When we look into the future, we always assume that someday we’ll flex the collective muscle of our species, and push off from the planet, heave ourselves across the universe. We’ll see Mars and Saturn, then whole clumps of stars sticking together, then the spreading edges of the universe. We can see much of it from here, but we want to be there, put ourselves into it. It’s that we’re curious and want to know the universe, yes, but more than that. It’s that we want the universe to know us. We can never be known enough. That’s why people are comforted by their faith that there is an all-knowing God, why we send radio messages into the galaxy, and why we communicate with each other. My biggest fear is that people will never really know me, because I can’t seem to tell them. Maybe that’s why I write, and have this stupid blog. I’m afraid that I will die, and only a few people will ever know that I’m funny and friendly and sometimes interesting. You’ve all probably heard that Abraham Lincoln saying, “Better to remain silent and be thought a fool than to speak out and remove all doubt.” I don’t know, even if people know I’m a fool, at least they know me.


Anonymous said...

Hi, Jeremy,
I'm Nancy. I was along for the evening at El Patio's & the Light Exhibit. Your mother gave me your blog site and I am very glad she did. Like your mother, father & brother, you are a gifted writer & I appreciate your thoughts. I especially empathized with "Better a Fool" because this is exactly the way I feel and always have. I enjoyed your comments on Christmas in Joplin. If you really want to visit Precious Moments, I will even go again so I can get perspectives on the experience from you & your family. Keep writing, thanks for spending time with us and I look forward to seeing you again. I'll keep visiting your blog. Thanks. By the way, I love your parents.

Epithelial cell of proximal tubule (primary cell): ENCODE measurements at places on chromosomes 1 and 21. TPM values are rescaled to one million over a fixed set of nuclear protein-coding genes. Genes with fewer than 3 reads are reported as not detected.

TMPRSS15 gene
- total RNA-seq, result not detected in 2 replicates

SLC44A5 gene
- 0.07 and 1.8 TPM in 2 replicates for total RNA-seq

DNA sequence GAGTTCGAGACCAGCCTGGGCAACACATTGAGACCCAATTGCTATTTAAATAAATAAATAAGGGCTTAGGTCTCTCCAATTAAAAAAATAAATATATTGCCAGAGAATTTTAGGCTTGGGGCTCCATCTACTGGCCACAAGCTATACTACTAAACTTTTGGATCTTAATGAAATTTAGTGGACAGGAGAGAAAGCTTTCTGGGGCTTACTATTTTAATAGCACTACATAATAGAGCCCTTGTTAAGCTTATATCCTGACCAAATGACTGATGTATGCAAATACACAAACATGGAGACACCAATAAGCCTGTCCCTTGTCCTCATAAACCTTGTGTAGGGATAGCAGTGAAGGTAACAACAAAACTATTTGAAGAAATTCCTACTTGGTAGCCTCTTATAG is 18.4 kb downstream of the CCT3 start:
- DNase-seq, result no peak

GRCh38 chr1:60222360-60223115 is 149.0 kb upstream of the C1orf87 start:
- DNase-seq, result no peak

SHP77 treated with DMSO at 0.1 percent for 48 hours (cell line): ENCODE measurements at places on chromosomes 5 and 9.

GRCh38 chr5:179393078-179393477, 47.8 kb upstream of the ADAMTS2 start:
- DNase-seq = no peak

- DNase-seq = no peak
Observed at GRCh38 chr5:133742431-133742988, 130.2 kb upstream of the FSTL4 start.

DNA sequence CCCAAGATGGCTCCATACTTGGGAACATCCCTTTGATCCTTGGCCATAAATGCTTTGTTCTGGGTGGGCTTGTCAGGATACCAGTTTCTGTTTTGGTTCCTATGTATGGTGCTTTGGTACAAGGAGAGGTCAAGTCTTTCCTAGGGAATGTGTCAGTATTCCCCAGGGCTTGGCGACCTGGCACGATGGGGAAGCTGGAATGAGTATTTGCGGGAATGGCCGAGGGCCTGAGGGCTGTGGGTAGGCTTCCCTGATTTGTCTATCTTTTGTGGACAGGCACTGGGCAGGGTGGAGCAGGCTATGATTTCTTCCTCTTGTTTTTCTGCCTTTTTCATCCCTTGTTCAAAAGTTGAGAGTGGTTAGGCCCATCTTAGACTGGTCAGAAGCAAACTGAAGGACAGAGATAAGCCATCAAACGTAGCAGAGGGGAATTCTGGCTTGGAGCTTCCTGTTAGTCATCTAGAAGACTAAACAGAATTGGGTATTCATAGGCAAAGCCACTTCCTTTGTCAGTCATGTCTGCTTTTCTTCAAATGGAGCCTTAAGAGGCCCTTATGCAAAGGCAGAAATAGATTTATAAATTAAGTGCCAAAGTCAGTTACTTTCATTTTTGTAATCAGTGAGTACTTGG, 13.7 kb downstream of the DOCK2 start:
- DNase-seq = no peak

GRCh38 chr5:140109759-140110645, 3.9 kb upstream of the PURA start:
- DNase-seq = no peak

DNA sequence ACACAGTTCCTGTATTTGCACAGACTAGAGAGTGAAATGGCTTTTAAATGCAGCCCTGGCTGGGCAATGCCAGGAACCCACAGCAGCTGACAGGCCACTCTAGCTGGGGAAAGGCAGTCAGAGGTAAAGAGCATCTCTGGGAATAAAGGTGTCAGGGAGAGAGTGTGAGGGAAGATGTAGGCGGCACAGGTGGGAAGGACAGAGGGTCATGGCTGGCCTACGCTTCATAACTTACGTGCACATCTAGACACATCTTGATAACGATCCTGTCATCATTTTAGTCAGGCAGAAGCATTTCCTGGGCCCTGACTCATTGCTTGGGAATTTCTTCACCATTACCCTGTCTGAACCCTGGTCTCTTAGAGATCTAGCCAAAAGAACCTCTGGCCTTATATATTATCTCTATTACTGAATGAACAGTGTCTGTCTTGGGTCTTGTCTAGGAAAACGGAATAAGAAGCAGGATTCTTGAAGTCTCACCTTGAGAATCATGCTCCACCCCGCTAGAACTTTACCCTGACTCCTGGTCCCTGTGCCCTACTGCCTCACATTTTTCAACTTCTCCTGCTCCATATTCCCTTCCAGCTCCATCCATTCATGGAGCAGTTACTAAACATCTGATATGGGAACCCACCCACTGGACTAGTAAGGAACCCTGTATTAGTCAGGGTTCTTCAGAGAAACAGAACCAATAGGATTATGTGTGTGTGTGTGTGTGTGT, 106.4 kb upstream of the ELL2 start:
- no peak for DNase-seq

Anonymous said...


I was just as shy and maybe even more so until my thirties or later. I have finally learned how to talk to clerks at stores and to be fun with them but still when it comes to parties or large gatherings I, too, stand in a corner and stare at my shoes or the wall or whatever happens to grab my attenion.

However, one thing I have learned when trying to talk to people I don't know yet is to ask them about themselves; eg: have you lived here long? what do you do? etc etc. I know I have told you this before but maybe a little reminder will help. Finding some sort of common ground is also helpful however you have to talk to them to FIND the common ground!

I love your writing more and more although, like your brother sometimes it makes me sad but I do get the humor too.

God bless and all my love,
Guess Who

Caleb said...

Hey Jeremy, how are you doing? Good I hope. I first visited your blog a while ago when Bill had his blog up, but didn't figure out it was you until this post. I sometimes come when I want to read something amusing or interesting. Anyways, I wanted to tell you that I know how you feel and that I still have to plan out specific questions in advance so I have something to talk about. My only problem is when the party lasts longer than my questions and I'm left desparately grasping for a new topic. Yeah, so I hope stuff is going well for you in Houston.

Caleb said...

Oh, and (if you read this) please don't take my last comment to mean that I always thought of you as awkward or shy. I've always thought of you as quiet and intelligent. What finally made the connection in my mind was the 'nierra' bit. Ok, on with your regularly scheduled blog.